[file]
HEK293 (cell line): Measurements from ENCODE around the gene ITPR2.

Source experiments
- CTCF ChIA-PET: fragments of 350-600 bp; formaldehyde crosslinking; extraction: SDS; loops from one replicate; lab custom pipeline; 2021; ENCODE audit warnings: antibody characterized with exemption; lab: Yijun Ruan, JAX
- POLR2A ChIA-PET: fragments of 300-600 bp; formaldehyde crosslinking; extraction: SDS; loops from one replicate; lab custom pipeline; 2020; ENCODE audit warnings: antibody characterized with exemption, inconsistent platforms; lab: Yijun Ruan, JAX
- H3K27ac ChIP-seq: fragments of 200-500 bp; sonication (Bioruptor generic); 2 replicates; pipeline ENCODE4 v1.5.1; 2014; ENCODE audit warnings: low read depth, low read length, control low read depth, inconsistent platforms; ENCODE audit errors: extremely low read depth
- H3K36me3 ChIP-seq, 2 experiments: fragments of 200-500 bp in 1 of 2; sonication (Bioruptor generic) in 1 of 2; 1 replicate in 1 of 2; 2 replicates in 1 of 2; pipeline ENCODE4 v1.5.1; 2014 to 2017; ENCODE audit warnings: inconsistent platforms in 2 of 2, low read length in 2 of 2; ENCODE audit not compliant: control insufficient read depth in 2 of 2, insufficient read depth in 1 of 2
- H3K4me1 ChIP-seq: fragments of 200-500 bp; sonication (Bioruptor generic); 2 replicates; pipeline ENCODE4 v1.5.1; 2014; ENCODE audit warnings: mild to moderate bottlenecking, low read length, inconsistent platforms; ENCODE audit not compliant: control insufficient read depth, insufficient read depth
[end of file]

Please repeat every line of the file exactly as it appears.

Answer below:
HEK293 (cell line): Measurements from ENCODE around the gene ITPR2.

Source experiments
- CTCF ChIA-PET: fragments of 350-600 bp; formaldehyde crosslinking; extraction: SDS; loops from one replicate; lab custom pipeline; 2021; ENCODE audit warnings: antibody characterized with exemption; lab: Yijun Ruan, JAX
- POLR2A ChIA-PET: fragments of 300-600 bp; formaldehyde crosslinking; extraction: SDS; loops from one replicate; lab custom pipeline; 2020; ENCODE audit warnings: antibody characterized with exemption, inconsistent platforms; lab: Yijun Ruan, JAX
- H3K27ac ChIP-seq: fragments of 200-500 bp; sonication (Bioruptor generic); 2 replicates; pipeline ENCODE4 v1.5.1; 2014; ENCODE audit warnings: low read depth, low read length, control low read depth, inconsistent platforms; ENCODE audit errors: extremely low read depth
- H3K36me3 ChIP-seq, 2 experiments: fragments of 200-500 bp in 1 of 2; sonication (Bioruptor generic) in 1 of 2; 1 replicate in 1 of 2; 2 replicates in 1 of 2; pipeline ENCODE4 v1.5.1; 2014 to 2017; ENCODE audit warnings: inconsistent platforms in 2 of 2, low read length in 2 of 2; ENCODE audit not compliant: control insufficient read depth in 2 of 2, insufficient read depth in 1 of 2
- H3K4me1 ChIP-seq: fragments of 200-500 bp; sonication (Bioruptor generic); 2 replicates; pipeline ENCODE4 v1.5.1; 2014; ENCODE audit warnings: mild to moderate bottlenecking, low read length, inconsistent platforms; ENCODE audit not compliant: control insufficient read depth, insufficient read depth